Yakima Valley Museum
Victorian Dining Room, ca.1900

Victorian taste from the 1860s through the early 1900s resulted in a style in home furnishings that was elaborate and lush.  Rooms were painted in intense colors and filled with as much dark, heavy furniture as they could hold.  All flat surfaces were covered with a variety of both useful and purely decorative objects.

The centerpiece of the room is the carved oak dining room set.  The Browns bought it in 1900 on a trip to Italy.  When it arrived at the Seattle dock, they needed a team of six draft horses to haul the massive set to their newly-built house.

The dining room in the Victorian Dining Room exhibit is based on the one used by the Amos Brown family in their West Seattle home.

Although the pieces were probably made between 1885 and 1900, the designs and figures imitate those found in French Burgundian furniture from the second half of the 16th century.  According to Brown family history, the carving was done by the Giovanni brothers, whose ancestors had carved the altar for the Sistine Chapel at the Vatican, and took five years to complete.  The dark, rich finish of the wood was obtained by fuming, a process in which ammonia fumes are used to oxidize pigments in the wood.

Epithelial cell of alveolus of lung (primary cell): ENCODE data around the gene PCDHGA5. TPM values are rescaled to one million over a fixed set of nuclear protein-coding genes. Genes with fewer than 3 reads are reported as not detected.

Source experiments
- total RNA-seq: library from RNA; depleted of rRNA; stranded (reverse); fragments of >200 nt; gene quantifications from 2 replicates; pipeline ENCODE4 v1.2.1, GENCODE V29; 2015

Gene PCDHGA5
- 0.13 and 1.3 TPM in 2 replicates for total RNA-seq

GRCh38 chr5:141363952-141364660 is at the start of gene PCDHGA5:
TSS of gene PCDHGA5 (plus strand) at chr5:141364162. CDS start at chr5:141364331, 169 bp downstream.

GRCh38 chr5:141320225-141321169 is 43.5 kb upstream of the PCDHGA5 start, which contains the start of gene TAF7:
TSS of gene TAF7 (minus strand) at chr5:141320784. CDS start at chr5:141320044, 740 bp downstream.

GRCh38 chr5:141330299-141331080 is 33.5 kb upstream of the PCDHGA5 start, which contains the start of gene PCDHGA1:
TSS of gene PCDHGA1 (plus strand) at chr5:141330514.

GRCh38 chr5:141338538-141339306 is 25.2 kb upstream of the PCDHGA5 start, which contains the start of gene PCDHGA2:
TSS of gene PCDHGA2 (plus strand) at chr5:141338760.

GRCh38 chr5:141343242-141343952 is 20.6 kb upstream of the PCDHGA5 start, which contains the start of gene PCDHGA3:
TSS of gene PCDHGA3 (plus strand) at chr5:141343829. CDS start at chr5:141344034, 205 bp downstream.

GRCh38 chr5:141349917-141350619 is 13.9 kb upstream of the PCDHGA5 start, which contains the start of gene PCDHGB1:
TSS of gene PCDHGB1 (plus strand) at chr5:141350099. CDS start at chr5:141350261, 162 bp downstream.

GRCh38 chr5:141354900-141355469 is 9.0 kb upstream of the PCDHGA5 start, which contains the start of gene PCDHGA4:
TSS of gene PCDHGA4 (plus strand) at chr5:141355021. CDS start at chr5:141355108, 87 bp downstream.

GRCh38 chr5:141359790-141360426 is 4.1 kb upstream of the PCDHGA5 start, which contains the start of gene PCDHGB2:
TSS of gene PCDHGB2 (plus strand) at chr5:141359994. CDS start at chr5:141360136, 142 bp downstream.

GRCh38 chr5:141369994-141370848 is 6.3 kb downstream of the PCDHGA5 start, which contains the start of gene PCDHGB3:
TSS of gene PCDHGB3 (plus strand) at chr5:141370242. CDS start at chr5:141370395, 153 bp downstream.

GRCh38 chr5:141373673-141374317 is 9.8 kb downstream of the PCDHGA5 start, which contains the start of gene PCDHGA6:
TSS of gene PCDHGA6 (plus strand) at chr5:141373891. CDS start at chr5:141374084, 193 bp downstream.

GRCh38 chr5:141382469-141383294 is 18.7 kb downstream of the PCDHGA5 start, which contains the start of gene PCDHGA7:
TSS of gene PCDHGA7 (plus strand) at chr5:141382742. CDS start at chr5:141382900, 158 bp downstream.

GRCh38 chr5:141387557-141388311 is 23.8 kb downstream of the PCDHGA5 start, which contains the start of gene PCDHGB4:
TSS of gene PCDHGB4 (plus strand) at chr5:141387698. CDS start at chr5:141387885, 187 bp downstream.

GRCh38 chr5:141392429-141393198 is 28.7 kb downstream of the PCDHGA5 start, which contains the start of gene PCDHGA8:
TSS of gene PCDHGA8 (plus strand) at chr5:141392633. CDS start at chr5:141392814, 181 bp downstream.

The dining room set came to the Yakima Valley with the Brown’s daughter Anna when she married Howard B. Ames and moved to a ranch in Selah.  It was donated to the Yakima Valley Museum in 1960 by Mrs. Ames and her daughter, Patty Ames Hall, after their move to California.

Danish Modern Dining Room, ca.1960

The Danish Modern living room exhibit on the left, Felicia Holtzinger in the original 1960 living room at right.

In the 1950s and 1960s, the trend in both architecture and home furnishings was to simple, clean lines without much ornamentation.  In addition, especially in West Coast states, Asian influences began to appear.

Danish Modern furniture was popular because of its plain, slightly curvilinear style.  This teak dining room set was designed by Hans Wegner and made in Denmark.  It was purchased in 1960 from local interior decorator Carl Braune by Felicia Holtzinger, who used it in her Yakima home for many years.

The Japanese folding screen and all the items you see on the dining table were bought by her in Tokyo, where she lived from 1957 to 1960.

 

 

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